The pace at which new countries are created has slowed dramatically since the heady days of decolonisation. Only four new members have been admitted to the United Nations this century (and one of those, Switzerland, was not newly independent); the most recent, South Sudan, more than eight years ago.
But there are still prospects. Readers will be familiar with the cases of Catalonia and Scotland. Closer to home, the French territory of New Caledonia held a referendum on independence last year; it was defeated, but with a margin close enough to keep the issue alive.
And now, starting tomorrow and stretching over two weeks, another south Pacific territory is voting on independence: Bougainville, governed by Papua New Guinea since its independence in 1975, is finally holding the long-promised referendum. Voters will simply be asked “Do you agree for Bougainville to have: (1) Greater Autonomy (2) Independence?”
Despite the fact that Australia was the colonial power for sixty years, Bougainville has had even less coverage in our media than New Caledonia. It’s perhaps symbolic that Firefox’s spellcheck doesn’t recognise “Bougainville” as a word. So a little background is in order.
Geographically, Bougainville is part of the Solomon Islands group. When European colonisation came in the late nineteenth century, Britain occupied the islands in the south and Germany those in the north. Then in an 1899 treaty, in return for concessions elsewhere, Germany yielded most of its claim to the British – leaving only Bougainville, which it administered as part of German New Guinea.
The Germans were driven out in the First World War and replaced by Australian control, which lasted (apart from a short period of Japanese occupation) until Papua New Guinea was given independence, with Bougainville as one of its 19 provinces. The rest of the Solomon Islands, after decades as a British protectorate, became independent three years later in 1978.
In the circumstances, no-one should have been surprised that a secessionist movement quickly developed, as in other parts of the world plagued by artificial colonial-drawn boundaries. It led to a confused and often bloody civil war that lasted for most of the 1990s. Eventually a peace agreement established an autonomous regional government for the island, with the promise of a referendum on independence to be held by 2020.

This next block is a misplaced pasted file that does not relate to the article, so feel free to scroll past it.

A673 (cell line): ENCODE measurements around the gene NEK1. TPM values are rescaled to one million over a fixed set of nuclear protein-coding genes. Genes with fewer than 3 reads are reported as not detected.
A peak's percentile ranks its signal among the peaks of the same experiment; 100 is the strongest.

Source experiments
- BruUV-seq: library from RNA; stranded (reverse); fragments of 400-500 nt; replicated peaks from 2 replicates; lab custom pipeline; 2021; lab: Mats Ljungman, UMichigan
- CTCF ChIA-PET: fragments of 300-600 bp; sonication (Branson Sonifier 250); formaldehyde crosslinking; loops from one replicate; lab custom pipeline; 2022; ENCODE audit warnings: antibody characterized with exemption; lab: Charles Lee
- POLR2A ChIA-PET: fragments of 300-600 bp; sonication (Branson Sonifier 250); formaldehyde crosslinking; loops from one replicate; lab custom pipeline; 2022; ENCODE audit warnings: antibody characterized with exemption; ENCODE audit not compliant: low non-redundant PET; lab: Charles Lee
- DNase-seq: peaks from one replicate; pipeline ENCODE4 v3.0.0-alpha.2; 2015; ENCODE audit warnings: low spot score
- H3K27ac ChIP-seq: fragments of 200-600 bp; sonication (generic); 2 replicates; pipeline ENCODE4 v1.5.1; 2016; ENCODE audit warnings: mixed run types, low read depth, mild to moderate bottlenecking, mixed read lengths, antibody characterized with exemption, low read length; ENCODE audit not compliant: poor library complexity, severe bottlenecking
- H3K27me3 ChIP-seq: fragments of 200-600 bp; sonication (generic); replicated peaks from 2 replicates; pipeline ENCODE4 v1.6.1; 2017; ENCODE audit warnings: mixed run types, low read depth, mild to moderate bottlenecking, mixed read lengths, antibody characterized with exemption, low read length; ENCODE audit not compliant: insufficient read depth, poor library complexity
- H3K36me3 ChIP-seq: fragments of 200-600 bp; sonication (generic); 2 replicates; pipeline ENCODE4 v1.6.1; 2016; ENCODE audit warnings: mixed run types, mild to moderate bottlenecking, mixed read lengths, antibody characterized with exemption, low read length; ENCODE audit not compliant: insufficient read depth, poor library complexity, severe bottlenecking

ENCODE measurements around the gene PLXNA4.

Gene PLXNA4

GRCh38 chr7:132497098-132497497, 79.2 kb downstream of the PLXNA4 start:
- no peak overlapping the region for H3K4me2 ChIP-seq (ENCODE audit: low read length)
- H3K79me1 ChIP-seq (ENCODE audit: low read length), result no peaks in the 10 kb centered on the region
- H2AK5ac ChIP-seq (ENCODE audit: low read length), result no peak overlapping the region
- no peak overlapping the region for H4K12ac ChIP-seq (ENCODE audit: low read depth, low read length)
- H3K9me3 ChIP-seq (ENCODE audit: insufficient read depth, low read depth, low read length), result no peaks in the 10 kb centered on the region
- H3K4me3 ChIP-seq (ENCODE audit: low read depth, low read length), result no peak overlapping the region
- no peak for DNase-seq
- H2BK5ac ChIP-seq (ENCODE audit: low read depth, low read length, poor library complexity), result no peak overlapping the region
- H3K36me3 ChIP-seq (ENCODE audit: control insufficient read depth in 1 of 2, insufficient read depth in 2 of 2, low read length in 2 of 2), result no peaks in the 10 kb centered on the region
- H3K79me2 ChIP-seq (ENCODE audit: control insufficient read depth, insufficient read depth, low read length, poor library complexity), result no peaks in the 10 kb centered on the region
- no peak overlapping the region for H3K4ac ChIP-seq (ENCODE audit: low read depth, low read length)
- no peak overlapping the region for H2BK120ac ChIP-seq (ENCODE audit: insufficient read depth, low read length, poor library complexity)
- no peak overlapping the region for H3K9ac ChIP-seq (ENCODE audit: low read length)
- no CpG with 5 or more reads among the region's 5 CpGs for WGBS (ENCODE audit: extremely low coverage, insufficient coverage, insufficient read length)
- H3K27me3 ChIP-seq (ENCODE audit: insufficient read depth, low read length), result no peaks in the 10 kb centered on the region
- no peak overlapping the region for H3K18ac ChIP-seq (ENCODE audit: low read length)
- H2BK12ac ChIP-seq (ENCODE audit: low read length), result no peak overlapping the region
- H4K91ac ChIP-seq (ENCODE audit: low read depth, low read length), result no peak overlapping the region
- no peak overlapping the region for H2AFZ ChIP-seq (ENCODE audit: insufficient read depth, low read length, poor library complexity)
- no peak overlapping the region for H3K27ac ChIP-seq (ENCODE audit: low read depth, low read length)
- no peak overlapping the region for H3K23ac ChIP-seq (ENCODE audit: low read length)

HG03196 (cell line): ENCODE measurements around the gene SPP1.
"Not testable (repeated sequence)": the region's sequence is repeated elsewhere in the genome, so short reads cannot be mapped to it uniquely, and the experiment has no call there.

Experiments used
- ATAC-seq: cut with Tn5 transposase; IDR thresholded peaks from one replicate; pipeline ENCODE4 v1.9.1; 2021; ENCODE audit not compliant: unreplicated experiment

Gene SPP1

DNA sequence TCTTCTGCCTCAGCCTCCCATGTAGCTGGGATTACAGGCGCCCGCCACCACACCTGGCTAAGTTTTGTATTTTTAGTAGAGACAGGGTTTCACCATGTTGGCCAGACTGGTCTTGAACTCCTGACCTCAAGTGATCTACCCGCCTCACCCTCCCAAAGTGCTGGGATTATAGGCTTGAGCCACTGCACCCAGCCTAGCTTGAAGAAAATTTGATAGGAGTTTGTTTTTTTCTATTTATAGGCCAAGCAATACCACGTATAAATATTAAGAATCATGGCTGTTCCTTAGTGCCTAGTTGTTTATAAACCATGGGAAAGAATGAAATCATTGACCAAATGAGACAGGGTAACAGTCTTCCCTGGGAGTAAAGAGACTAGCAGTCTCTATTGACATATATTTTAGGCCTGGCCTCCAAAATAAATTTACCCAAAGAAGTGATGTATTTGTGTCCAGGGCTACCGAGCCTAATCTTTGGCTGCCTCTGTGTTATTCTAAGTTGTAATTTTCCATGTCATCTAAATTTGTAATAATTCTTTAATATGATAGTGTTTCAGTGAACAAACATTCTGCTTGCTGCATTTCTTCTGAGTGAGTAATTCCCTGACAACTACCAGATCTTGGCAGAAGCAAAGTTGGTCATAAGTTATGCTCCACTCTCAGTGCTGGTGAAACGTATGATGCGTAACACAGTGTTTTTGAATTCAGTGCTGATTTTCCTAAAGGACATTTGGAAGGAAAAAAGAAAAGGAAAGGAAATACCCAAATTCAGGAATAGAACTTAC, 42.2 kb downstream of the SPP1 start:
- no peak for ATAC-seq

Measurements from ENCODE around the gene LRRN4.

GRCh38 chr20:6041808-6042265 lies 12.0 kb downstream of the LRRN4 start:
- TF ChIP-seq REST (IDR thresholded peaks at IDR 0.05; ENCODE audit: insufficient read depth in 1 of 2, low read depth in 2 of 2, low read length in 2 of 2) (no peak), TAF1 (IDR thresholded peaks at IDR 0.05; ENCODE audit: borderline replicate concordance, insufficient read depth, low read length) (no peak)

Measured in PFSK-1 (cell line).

But there’s a catch. Unlike in New Caledonia (and for that matter Scotland), the referendum is explicitly stated to be non-binding. If the Bougainvilleans vote for independence – and it’s virtually certain that they will, probably by a very large margin – the Papua New Guinean government is only committed to negotiate on the question, reserving to itself the final decision.
If the vote is as one-sided as observers expect, it will be impossible to deny the region independence indefinitely. But it could be delayed for several years – which might give Bougainville some more time to build up its institutions and infrastructure, but might also breed resentment and mistrust.
The Bougainville conflict has been an inflammatory political issue in Papua New Guinea for most of its history. Current prime minister James Marape, who replaced Peter O’Neill earlier this year, is said to be more sympathetic to the Bougainvilleans. The organisation of the referendum, while logistically messy, seems to have proceeded without any serious civil disturbance.
Bertie Ahern, former Irish prime minister, has been appointed head of the referendum commission. Writing yesterday in the Guardian he was upbeat about the process, saying that he believes “the process will be a credible one, free of the fear and intimidation once wrought by weapons of war.”
But all the talk of “reconciliation” cannot hide the fact that independence is not something susceptible to compromise – nor the fact that self-determination has powerful enemies, in the region as elsewhere.
Results are expected to be available in the week before Christmas.